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US economic data produced somewhat mixed signals in March, with the weaker indicators leading to a reduction in consensus forecasts for first-quarter 2016 growth. But, as had been the case in February, there was also enough resilience in the numbers to allay concerns about a more prolonged slowdown, according to the latest edition of Franklin Templeton Investment’s Global Economic Perspective, a monthly publication that analyses the key issues and trends shaping the global economic landscape.
The major surprise during the month was the extremely dovish stance of the US Federal Reserve (Fed) Chair Janet Yellen, which placed far greater weight than had previously seemed the case on external factors, including the slow pace of global growth and recent financial market volatility, and led to a sharp pullback in the US dollar as investors concluded US policy rates would remain lower for longer. One reason for the Fed’s caution may have been a concern about appearing out of step with the direction of interest rates in most of the rest of the world, where slower growth meant the likely trajectory of monetary policy still appeared downward, Franklin Templeton report said. International Monetary Fund Managing Director Christine Lagarde described the threat of an era of weak expansion as the “new mediocre,” and she urged more support from governments through structural and fiscal measures. However, data from China, the source of much anxiety among investors so far this year, improved somewhat over the month. The country’s official manufacturing PMI for March indicated expanding activity for the first time since July 2015, and the equivalent index for services also increased over the month, from 52.7 to 53.8.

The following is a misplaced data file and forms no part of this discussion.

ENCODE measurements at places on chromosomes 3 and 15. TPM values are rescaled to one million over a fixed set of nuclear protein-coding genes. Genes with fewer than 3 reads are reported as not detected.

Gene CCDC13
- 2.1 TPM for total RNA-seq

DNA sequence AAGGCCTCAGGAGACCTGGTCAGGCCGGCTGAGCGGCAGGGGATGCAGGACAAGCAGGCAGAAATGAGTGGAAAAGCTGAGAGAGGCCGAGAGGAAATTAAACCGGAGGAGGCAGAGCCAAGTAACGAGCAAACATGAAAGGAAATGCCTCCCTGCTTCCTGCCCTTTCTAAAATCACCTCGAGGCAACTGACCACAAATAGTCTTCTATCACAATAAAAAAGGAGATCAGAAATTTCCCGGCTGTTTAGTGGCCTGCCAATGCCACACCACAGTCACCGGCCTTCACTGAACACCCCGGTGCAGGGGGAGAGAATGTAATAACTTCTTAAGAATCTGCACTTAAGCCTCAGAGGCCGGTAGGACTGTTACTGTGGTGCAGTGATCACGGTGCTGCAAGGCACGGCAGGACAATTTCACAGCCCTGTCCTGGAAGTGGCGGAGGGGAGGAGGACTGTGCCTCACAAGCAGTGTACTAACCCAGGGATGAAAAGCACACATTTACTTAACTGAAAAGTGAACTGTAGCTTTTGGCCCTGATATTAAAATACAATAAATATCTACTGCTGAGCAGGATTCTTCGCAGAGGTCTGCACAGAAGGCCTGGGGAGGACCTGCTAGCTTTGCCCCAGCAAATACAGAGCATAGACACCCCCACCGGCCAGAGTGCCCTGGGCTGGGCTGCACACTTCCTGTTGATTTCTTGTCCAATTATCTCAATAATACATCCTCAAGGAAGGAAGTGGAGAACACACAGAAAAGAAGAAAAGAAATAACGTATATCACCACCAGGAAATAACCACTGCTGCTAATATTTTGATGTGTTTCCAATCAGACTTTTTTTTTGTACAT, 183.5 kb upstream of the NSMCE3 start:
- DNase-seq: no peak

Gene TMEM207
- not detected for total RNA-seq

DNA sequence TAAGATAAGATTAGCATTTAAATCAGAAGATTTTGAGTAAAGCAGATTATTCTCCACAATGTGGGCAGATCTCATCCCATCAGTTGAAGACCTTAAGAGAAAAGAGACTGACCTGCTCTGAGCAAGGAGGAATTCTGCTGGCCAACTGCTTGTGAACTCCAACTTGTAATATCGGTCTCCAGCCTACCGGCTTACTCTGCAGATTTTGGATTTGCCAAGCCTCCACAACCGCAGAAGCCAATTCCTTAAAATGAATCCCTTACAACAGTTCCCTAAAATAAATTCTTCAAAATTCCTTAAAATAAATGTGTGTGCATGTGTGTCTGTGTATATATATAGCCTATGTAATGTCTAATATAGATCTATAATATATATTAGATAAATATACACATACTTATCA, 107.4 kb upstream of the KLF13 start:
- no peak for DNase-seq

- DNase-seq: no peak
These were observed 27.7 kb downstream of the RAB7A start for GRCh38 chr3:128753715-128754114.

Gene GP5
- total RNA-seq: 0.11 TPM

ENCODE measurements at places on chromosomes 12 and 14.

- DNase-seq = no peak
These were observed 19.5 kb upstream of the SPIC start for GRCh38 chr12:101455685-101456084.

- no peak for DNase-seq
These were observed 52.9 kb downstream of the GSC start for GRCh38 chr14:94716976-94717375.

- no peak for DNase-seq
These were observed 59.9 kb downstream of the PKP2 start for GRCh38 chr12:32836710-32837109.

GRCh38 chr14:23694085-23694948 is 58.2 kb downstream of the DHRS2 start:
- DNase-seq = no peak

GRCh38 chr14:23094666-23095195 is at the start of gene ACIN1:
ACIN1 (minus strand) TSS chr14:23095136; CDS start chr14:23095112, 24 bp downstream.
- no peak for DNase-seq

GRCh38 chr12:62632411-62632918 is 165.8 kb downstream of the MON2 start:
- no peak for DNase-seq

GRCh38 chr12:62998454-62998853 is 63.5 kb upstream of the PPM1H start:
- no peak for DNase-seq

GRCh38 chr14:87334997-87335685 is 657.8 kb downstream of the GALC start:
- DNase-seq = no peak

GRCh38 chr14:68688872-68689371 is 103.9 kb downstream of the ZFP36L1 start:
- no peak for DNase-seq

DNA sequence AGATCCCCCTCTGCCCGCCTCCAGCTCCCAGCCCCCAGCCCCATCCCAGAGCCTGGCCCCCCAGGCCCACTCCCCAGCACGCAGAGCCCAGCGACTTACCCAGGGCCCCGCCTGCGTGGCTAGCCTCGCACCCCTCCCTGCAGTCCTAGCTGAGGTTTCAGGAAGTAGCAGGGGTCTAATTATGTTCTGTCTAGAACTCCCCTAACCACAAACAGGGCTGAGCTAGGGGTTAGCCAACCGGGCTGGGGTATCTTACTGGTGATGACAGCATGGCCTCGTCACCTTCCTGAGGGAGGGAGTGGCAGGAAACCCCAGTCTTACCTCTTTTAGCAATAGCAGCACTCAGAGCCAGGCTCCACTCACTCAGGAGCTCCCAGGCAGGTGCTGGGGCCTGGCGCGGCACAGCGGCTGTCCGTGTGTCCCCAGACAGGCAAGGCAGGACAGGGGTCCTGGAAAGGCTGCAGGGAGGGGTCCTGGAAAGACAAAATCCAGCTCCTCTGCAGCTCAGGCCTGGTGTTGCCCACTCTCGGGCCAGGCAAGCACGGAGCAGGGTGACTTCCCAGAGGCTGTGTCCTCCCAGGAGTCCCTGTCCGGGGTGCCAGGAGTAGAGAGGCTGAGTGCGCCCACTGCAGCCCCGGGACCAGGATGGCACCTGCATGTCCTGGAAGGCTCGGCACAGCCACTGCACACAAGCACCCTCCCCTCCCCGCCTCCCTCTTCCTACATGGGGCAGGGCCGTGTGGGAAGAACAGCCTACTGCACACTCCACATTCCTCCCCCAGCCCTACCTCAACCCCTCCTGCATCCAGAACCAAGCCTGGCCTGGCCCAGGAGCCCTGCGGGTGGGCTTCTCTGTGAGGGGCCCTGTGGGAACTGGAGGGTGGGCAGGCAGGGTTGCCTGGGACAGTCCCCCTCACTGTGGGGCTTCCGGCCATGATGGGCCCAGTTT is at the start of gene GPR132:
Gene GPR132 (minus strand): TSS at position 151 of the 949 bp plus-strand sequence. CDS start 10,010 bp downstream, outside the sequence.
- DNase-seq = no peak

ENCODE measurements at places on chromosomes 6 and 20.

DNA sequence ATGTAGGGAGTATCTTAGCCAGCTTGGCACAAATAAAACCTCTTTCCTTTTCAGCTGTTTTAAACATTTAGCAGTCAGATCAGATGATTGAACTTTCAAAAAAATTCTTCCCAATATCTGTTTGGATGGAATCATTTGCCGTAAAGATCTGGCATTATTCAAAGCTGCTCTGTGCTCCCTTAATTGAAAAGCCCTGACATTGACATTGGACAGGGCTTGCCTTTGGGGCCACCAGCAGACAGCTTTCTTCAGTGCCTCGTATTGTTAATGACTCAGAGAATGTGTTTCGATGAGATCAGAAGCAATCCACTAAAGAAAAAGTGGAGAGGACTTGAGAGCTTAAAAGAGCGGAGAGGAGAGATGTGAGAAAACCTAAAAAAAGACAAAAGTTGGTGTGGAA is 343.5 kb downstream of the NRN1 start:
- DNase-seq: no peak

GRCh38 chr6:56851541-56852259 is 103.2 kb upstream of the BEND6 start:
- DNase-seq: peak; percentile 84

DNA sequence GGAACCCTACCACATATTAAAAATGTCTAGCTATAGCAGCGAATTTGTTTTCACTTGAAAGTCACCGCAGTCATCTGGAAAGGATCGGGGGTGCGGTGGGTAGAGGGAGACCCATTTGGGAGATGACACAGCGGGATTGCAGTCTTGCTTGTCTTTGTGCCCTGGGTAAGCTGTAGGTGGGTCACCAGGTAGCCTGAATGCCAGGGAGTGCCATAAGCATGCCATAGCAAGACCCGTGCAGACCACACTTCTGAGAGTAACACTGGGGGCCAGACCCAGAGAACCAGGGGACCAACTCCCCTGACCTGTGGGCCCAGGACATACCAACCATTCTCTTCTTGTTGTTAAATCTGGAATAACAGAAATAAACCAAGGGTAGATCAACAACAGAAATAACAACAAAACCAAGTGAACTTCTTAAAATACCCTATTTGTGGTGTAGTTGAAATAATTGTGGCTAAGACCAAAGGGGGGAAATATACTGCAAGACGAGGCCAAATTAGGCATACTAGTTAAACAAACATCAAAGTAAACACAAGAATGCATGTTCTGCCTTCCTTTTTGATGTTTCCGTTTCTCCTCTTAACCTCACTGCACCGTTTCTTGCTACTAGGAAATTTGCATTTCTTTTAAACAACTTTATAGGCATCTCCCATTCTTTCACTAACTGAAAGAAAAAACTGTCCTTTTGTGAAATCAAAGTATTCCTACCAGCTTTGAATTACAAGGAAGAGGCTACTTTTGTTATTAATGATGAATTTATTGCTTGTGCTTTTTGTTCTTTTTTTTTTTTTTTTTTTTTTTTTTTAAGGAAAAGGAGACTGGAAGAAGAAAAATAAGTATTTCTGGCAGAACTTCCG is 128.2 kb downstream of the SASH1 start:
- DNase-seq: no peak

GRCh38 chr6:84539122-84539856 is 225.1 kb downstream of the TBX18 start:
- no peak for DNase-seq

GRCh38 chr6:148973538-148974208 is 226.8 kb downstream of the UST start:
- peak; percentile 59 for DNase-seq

“We feel general perceptions may paint growth in the global economy as worse than it actually is, though the current level of expansion is undeniably sub-optimal. To take China and India as two examples, their real growth rates may well be lower than official estimates but are likely, in our opinion, to remain respectable and well above levels suggested by some of the more bearish analysts. However, in the current uncertain environment, investors’ doubts about the effectiveness of monetary policies may continue for some time, extending a demand for perceived safe haven assets that could see their prices remain higher than fundamentals would otherwise suggest,” the report added.